HOG Butcher for the World,
Tool Maker, Stacker of Wheat,
Player with Railroads and the Nation’s Freight Handler;
Stormy, husky, brawling,
City of the Big Shoulders:
They tell me you are wicked and I believe them, for I have seen your painted women under the gas lamps luring the farm boys.
And they tell me you are crooked and I answer: Yes, it is true I have seen the gunman kill and go free to kill again.
And they tell me you are brutal and my reply is: On the faces of women and children I have seen the marks of wanton hunger.
And having answered so I turn once more to those who sneer at this my city, and I give them back the sneer and say to them:
Come and show me another city with lifted head singing so proud to be alive and coarse and strong and cunning.
Flinging magnetic curses amid the toil of piling job on job, here is a tall bold slugger set vivid against the little soft cities;
Fierce as a dog with tongue lapping for action, cunning as a savage pitted against the wilderness,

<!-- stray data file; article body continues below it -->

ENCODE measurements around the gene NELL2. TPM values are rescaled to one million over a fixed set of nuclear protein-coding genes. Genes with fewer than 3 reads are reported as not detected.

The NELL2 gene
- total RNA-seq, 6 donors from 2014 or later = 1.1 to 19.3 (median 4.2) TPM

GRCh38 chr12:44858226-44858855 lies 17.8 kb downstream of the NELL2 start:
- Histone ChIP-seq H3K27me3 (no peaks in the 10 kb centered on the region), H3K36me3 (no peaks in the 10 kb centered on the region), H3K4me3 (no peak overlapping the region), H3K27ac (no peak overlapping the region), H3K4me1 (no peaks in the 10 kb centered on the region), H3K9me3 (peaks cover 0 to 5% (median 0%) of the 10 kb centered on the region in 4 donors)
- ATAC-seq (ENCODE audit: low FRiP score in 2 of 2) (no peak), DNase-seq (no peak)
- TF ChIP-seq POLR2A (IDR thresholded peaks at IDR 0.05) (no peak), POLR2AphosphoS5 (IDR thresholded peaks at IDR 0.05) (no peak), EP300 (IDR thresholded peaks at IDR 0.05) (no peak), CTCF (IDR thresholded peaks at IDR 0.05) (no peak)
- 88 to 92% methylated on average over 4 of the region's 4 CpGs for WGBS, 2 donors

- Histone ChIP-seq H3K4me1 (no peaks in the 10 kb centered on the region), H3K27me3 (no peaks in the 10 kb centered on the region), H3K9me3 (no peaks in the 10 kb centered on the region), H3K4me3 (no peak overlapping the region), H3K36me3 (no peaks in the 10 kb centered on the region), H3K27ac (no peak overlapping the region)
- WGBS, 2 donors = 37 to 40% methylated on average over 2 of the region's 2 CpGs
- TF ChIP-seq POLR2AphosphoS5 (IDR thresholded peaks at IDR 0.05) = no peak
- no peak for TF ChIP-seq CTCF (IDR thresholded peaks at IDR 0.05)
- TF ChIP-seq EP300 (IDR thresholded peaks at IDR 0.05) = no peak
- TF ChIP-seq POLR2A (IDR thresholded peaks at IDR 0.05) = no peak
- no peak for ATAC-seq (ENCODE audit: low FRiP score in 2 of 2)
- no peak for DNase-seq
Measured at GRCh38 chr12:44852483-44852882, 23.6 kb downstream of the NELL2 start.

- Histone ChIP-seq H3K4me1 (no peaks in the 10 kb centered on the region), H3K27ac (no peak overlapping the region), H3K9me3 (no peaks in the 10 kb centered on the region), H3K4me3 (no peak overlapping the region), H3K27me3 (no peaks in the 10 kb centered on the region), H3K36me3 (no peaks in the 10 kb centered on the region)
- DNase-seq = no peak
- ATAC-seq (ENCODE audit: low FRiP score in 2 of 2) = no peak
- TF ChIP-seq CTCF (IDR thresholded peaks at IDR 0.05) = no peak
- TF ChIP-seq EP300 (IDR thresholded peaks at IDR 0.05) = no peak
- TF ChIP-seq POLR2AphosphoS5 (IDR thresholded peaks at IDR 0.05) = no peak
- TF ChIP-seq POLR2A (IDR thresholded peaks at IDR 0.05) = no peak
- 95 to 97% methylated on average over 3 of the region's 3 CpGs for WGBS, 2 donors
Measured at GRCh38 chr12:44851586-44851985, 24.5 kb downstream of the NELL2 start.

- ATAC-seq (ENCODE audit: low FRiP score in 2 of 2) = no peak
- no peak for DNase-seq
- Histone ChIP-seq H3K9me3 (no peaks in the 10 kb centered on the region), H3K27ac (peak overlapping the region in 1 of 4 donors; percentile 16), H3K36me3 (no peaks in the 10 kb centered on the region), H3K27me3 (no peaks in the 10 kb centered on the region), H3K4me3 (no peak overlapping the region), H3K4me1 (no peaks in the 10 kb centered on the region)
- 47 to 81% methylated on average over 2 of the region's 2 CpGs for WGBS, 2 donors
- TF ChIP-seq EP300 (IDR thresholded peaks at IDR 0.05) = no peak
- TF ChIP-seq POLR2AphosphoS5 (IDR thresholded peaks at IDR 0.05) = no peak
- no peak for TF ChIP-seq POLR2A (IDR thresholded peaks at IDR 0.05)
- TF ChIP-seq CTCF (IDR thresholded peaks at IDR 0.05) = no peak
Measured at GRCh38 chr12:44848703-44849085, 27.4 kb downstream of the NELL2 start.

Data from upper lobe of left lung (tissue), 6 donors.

Building, breaking, rebuilding,
Under the smoke, dust all over his mouth, laughing with white teeth,
Under the terrible burden of destiny laughing as a young man laughs,
Laughing even as an ignorant fighter laughs who has never lost a battle,
Bragging and laughing that under his wrist is the pulse. and under his ribs the heart of the people,
Laughing the stormy, husky, brawling laughter of Youth, half-naked, sweating, proud to be Hog Butcher, Tool Maker, Stacker of Wheat, Player with Railroads and Freight Handler to the Nation.
– Carl Sandburg (1878–1967)
Chicago was first published in Poetry magazine in 1914,
later published in Chicago Poems, 1916.
Sandburg was awarded the Pulitzer Prize for Poetry in 1951.
The images you see above are details extracted from an old oil painting I saw on eBay. High bid was 36 dollars. I told the Princess, “The subject matter and execution of that painting make it worth thousands. If it goes for one thousand or less, I'm the new owner. The painting doesn't fit the energy of Engelbrecht House, so I won't have a place to hang it, but I promise you it's worth serious money.”
Evidently, at least 2 other people agreed with me.
The painting sold for $3,319.